MONROVIA: One of the major stakeholders in the Liberian peace process who served as the country’s first National Disarmament, Demobilization, Rehabilitation and Reintegration Commission manager, Dr. Moses C.T. Jarbo, is calling on all stakeholders in the political process to adhere to the Farmington Declaration by eschewing electoral violence during and after the crucial October 10 presidential and legislative elections.
According to Dr. Jarbo, who spoke in an exclusive interview with The Analyst Newspaper over the weekend, politicians from all sides of the aisle must ensure that the people enjoy the benefits of the hard-won fruits of peace and security, noting that the protection and maintenance of peace is everybody’s business.
The career psychosocial expert, whose stint with the NCDDRR saw the disarmament of more than 100,000 combatants from the three active warring parties at the time, said Liberian politicians must never forget what the country went through to achieve the level of peace and security that is enjoyed by all today. He frowned on those politicians who continue to threaten the peace because they want to attain state power at all cost.
“Where is the nationalistic attitude which should be calling for Liberia and Liberians first? But all what you hear is politicians tearing each other down and no real political agenda of how to develop and empower Liberians to take over this country.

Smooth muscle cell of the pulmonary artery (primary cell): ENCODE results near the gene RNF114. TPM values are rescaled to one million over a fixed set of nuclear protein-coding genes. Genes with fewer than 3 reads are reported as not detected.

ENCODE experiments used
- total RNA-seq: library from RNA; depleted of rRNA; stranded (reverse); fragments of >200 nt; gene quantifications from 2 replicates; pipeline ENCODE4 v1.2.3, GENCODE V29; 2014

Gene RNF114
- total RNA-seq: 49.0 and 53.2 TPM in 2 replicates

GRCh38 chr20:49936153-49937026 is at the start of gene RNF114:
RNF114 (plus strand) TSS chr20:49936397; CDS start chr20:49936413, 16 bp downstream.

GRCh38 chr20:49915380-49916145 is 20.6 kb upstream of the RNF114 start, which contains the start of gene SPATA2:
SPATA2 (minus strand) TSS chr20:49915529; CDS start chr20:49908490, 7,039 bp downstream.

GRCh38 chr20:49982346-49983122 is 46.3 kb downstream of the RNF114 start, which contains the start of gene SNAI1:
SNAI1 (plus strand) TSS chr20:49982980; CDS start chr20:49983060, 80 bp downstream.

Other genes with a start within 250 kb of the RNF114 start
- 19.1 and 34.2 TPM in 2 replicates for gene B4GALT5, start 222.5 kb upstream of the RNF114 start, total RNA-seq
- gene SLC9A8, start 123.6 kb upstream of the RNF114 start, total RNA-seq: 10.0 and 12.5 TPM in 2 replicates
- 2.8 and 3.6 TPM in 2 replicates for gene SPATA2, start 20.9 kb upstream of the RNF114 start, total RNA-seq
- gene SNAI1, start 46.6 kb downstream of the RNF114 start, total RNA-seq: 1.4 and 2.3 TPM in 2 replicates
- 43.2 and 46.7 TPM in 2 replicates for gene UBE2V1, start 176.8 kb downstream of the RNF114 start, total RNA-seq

“This country has enjoyed the support of our friends, especially the United States of America and the international community, yet we have learned nothing but wanting to be president and members of Parliament at all cost. There is this evil thought, that the way to the presidency is by threats and calling for the passive destruction of the country. How stupid can anyone get?” Dr. Jarbo wondered.
Speaking further on the August 11, 2023 campaign incident that sparked violence between supporters of the ruling Coalition for Democratic Change (CDC) and the former ruling Unity Party (UP), Dr. Jarbo called on everyone to exercise restraint and allow the democratic process to take its natural course.
Elections, he said, are events that must happen intermittently according to constitutional dictates. “But the protection and maintenance of the peace and security of this country is an everyday business, which we all must ensure. We cannot afford to go back to the dark days. Political parties and political actors must understand that it is the Liberian people who will finally decide on those that will govern them. No amount of violence should short circuit the democratic process.
“We have less than 60 days to go to the ballot box. Our people must have confidence in the process. The world is watching us. This is a critical time for our developing democracy because we are managing our own elections for the first time after the end of the civil war. We cannot afford to make those mistakes that darkened our past,” Dr. Jarbo cautioned.
The former peacekeeping and disarmament practitioner further called on civil society actors including the media, the clergy and imams of the country to use their various platforms and preach messages of peace and reconciliation as Liberians prepare to go to the polls.
“Despite our respective political cleavages, we all belong to a religious institution. Our churches and mosques should use their pulpits to speak on peace and reconciliation to the hearts of the people. The media too must continue to play its cardinal watchdog role in exposing those tendencies that tend to undermine our hard-earned peace,” Dr. Jarbo averred.